Riders take to the streets to urge council to lift the ban on town centre cycling

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A group of cyclists rode the streets of Bedford on Saturday (5 February) to urge the council to end the current ban on responsible cycling in the town centre.

Bedford’s ‘Critical Mass’ riders have been taking to the streets on the first Saturday of every month (Covid-restrictions permitting) as part of the international Critical Mass movement highlighting cyclists’ safety.

On Saturday they specifically raised the issue of the council’s Public Space Protection Order (PSPO) which means it is currently illegal to cycle in the pedestrianised areas of the town centre between 9am and 6pm.

They also made the case for wider improvements in the provision for cycling.

The spokesperson for the group, Kate, said: “On Wednesday 2 March the council’s executive will make its decision on whether to extend the ban on cycling in the streets of central Bedford that have been closed to motor vehicles.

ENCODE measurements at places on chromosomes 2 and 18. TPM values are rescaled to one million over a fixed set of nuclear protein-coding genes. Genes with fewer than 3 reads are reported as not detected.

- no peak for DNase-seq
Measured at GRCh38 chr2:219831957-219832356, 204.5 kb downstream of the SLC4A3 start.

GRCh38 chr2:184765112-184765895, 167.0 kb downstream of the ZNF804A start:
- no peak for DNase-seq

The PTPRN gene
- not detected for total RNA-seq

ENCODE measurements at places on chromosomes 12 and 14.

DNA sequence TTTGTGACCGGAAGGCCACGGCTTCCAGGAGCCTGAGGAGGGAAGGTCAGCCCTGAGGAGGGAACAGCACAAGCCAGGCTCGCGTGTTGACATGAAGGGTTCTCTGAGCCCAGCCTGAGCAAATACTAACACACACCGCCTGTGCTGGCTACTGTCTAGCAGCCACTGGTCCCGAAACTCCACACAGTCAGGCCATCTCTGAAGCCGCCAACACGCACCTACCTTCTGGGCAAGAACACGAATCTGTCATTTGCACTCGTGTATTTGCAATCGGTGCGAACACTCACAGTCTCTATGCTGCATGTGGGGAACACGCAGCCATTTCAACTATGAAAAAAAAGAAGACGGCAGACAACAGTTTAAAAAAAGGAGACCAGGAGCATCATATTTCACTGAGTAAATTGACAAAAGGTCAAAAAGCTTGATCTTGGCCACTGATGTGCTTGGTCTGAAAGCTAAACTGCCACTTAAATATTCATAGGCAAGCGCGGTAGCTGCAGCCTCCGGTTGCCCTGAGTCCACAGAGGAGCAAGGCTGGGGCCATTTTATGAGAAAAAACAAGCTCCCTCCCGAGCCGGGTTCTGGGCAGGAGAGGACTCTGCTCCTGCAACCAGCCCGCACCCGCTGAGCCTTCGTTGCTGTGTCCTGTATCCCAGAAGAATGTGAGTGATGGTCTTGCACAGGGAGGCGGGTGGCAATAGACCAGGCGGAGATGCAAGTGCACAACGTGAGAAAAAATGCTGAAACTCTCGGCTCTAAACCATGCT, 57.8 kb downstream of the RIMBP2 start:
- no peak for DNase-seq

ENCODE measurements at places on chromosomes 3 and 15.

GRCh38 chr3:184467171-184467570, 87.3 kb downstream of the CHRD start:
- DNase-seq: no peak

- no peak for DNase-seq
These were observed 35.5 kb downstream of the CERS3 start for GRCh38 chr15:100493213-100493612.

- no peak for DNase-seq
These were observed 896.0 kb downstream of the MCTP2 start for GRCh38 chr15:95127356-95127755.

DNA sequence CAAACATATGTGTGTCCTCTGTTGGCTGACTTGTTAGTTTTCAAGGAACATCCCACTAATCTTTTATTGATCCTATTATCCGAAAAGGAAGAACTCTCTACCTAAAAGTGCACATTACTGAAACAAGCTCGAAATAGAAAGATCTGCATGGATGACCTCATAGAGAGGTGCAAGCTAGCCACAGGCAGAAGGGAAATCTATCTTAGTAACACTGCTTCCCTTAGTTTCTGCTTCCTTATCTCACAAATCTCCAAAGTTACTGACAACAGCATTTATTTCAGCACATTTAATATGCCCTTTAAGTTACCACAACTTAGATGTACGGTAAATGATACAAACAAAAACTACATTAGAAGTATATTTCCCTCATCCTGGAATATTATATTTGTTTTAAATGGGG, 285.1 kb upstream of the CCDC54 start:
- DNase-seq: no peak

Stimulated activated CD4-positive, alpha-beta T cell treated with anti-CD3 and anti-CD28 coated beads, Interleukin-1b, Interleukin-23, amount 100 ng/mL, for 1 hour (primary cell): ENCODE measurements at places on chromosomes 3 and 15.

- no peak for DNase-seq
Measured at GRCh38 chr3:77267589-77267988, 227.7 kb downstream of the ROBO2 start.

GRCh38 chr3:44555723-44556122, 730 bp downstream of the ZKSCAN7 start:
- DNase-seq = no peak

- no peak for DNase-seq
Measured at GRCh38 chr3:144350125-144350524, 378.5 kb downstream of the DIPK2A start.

“We wanted to highlight the ‘A’ roads that cyclists are forced onto by the ban.

“We shouldn’t be forced into cycling in a large group to feel safe. The ban puts people off doing the responsible thing and cycling into the centre of Bedford and it is discriminatory.”

Since the Council first implemented the town centre cycling PSPO in 2016, over 3,200 tickets have been issued to those cycling illegally through pedestrianised areas of Bedford town centre.

Read: Bedford Council consultation to increase town centre restrictions on e-scooters and skateboarders

However, critics say that nuisance cyclists are not deterred by the PSPO and many innocent people are being unfairly targeted and that the ban is discriminatory towards less able residents.

One Critical Mass rider, Jan, said: “A year ago I made my first trip into Bedford town in a year. I cycled onto the area outside the library, slowing to a stop. I got off my bike at the cycle racks to lock it up. Virtually no one was around.

“An official shouted at me and pounced.

“I tried to explain my chronic pain condition and that it makes walking difficult. He ignored me and gave me a £75 ticket.

“The council claim they have equality measures that mean something different should have happened. The truth is, as it is really operated, this ban discriminates against disabled people like me. The equality provisions just don’t work and the council executive should end this ban.”

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